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Vintage 3D Typography in Photoshop with Repoussé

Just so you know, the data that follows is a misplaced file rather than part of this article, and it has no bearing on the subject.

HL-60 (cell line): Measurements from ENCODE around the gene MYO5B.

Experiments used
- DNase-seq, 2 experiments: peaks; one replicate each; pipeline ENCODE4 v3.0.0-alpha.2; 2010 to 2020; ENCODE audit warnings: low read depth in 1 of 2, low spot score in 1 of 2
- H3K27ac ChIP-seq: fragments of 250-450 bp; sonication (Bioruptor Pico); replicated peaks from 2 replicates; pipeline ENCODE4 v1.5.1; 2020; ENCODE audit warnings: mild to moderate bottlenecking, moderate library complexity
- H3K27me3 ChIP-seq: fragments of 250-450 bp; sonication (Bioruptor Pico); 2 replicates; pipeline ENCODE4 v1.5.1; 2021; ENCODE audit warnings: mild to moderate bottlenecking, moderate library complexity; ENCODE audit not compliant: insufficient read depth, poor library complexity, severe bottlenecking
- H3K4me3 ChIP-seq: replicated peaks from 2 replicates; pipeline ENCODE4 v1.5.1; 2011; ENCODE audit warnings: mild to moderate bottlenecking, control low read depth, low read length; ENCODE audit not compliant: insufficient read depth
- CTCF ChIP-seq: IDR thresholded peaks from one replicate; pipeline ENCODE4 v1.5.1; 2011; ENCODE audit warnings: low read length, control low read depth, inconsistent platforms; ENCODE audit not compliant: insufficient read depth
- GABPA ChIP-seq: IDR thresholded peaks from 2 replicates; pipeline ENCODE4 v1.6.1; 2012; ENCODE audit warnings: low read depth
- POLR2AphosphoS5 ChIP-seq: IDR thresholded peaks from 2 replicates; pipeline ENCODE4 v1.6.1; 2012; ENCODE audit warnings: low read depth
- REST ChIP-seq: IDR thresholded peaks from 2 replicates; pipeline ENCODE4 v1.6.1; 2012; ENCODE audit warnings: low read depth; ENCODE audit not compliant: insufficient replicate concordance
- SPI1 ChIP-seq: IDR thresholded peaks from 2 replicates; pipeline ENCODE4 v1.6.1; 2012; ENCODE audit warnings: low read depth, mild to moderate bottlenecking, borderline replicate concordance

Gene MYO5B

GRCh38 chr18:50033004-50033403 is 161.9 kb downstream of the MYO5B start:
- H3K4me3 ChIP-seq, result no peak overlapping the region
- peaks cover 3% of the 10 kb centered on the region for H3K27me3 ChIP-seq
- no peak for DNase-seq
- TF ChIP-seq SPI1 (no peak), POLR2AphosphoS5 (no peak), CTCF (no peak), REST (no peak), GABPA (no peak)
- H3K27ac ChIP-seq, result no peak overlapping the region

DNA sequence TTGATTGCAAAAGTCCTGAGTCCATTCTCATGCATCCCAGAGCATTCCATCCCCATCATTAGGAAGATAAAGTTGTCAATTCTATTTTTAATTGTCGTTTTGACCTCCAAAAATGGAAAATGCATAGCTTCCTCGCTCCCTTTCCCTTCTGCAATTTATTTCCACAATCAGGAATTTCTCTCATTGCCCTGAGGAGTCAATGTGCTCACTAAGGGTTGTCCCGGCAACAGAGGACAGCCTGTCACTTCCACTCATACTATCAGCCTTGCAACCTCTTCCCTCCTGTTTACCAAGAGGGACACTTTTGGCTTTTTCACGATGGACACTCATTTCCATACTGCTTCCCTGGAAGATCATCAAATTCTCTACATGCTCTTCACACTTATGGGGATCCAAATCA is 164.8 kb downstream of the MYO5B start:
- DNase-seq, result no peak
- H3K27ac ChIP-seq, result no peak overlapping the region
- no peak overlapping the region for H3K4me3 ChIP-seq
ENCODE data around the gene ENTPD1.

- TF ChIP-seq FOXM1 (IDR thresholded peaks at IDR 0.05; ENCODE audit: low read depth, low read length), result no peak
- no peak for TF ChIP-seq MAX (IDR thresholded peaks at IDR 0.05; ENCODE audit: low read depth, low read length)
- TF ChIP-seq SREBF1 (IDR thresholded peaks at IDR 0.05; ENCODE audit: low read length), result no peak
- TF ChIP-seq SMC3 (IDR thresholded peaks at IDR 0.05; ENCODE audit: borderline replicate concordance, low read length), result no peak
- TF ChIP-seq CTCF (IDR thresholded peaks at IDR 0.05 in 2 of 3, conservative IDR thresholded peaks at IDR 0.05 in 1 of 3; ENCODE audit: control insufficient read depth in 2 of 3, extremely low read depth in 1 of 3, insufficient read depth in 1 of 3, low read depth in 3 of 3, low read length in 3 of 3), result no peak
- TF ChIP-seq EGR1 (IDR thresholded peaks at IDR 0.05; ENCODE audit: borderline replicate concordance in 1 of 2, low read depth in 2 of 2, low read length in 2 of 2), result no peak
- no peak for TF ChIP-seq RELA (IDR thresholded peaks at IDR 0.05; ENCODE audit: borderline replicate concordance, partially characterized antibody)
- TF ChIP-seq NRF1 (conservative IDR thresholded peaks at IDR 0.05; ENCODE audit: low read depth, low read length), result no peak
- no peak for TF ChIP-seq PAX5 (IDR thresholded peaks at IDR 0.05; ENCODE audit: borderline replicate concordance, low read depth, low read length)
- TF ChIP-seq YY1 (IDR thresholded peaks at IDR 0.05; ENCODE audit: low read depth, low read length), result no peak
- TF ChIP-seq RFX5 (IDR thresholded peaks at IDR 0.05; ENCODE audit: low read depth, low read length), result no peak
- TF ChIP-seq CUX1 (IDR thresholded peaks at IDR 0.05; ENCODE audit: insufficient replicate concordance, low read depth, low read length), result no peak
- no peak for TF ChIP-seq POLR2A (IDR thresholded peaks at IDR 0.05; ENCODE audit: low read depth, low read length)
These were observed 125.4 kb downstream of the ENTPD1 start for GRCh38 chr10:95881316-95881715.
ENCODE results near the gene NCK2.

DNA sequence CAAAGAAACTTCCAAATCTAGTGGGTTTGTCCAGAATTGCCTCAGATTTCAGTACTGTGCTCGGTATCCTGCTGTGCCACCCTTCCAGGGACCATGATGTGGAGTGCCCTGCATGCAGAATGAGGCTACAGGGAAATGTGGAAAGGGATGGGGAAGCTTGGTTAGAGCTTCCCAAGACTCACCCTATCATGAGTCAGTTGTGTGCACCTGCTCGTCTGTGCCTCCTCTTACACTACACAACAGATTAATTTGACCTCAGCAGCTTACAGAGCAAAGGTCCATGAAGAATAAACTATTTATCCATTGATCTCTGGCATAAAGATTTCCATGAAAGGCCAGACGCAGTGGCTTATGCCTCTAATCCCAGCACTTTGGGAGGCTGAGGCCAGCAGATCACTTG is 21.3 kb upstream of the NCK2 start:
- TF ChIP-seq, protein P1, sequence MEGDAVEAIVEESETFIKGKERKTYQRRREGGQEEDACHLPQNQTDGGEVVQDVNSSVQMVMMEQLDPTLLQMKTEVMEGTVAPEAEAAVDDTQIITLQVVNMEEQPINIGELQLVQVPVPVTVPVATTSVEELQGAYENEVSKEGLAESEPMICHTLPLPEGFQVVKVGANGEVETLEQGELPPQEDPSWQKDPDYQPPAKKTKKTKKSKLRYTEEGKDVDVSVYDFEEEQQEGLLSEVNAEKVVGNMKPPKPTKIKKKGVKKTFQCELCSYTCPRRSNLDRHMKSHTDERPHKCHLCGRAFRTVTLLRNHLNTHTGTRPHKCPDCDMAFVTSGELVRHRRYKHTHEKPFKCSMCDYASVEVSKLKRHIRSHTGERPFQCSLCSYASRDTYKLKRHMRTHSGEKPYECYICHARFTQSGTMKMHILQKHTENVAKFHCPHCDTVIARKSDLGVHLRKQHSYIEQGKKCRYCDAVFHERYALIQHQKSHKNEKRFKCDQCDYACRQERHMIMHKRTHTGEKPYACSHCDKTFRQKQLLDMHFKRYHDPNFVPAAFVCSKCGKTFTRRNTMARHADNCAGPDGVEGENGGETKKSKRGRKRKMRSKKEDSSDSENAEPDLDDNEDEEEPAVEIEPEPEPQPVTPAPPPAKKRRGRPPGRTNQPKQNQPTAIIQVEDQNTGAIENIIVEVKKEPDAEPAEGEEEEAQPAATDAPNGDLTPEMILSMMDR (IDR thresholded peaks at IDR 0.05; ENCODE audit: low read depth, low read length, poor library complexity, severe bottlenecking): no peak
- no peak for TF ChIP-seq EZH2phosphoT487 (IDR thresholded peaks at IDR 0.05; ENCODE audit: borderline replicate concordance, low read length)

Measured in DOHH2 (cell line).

Sunday is the day to play with Photoshop and try some new ideas. As usual I went through some books and Web sites to find some inspiration. I am still addicted to the Handy Book of Artistic Printing, it's a must have book for some old style print references. I got some ideas and also found this amazing image from Alex Beltechi on Dribbble called Twisting in the Wind. Then I new the effect I wanted to know how to create in Photoshop. So in this tutorial I will show you how to create a super cool and very easy effect using Photohosp and the Repoussé tool. The whole process is quite simple, it's less than 10 steps and won't take you more than 30 minutes. Step 1 Open Photoshop and create a new document. I am using 2560x1680 with 300 DPI (very important) with black background. With the Horizontal Type Tool (T) add a text. I am using for the font Edwardian Script ITC. Notice that I sort of connect the words "the" with "book" with "of" and with "Abduzeedo". After that merge the texts into a new layer then create a marquee selection of the text area by clicking on the thumbnail of the layer holding Command(MAC)/Control(PC). Step 2 Go to 3D>Repoussé>Current Selection. The Repoussé dialog box will open then change the Depth to .7 and the Lights to Day Lights. Also you might have to select some areas to change the type to Hole for the Internal Constraints. Step 3 This is the result after the 3D filter. In order to render the final image you must select the Scene in the 3D dialag box and change the Quality to Ray Traced Final. Step 4 Merge all layers into one including the black background, then go to Image>Adjustments>Levels. Change the Input Levels to 65, 1.35 and 128. Step 5 Go to Image>Mode>Greyscale. After that go to Image>Mode>Bitmap. Change the Output to 600 pixels/inch and the Method to Halftone Screen. Step 6 For the Halftone Screen, change the Frequency to 70 lines/inch, the Angle to 45 degrees and the Shape to Line. Step 7 Go to Image>Adjustments>Levels. Change the Inputs to 17, 1 and 206. Also change the Output Levels to 42 and 255. Step 8 Time to add some texture. Import some old paper texture, the one I am using is courtesy from Shutterstock and you can find it at http://www.shutterstock.com/pic-43075990/stock-photo-the-old-shabby-pap…. After that go to Image>Adjustments>Leveles. Change the Input to 142, 1.00 and 255. Conclusion Change the texture layer to Multiply and the effect is pretty much done. You can also save the image in the step 5 and reuse it here adding on top of the layer with halftone at 50% Opacity to make the effect a bit more smooth. As you can see the Bitmap mode is perfect to create some old style print effect, especially now that when vintage and this sort of effect is quite trendy. Click on the image for full preview. Download the Photoshop Tutorial Click here to download the Photoshop file used for this Tutorial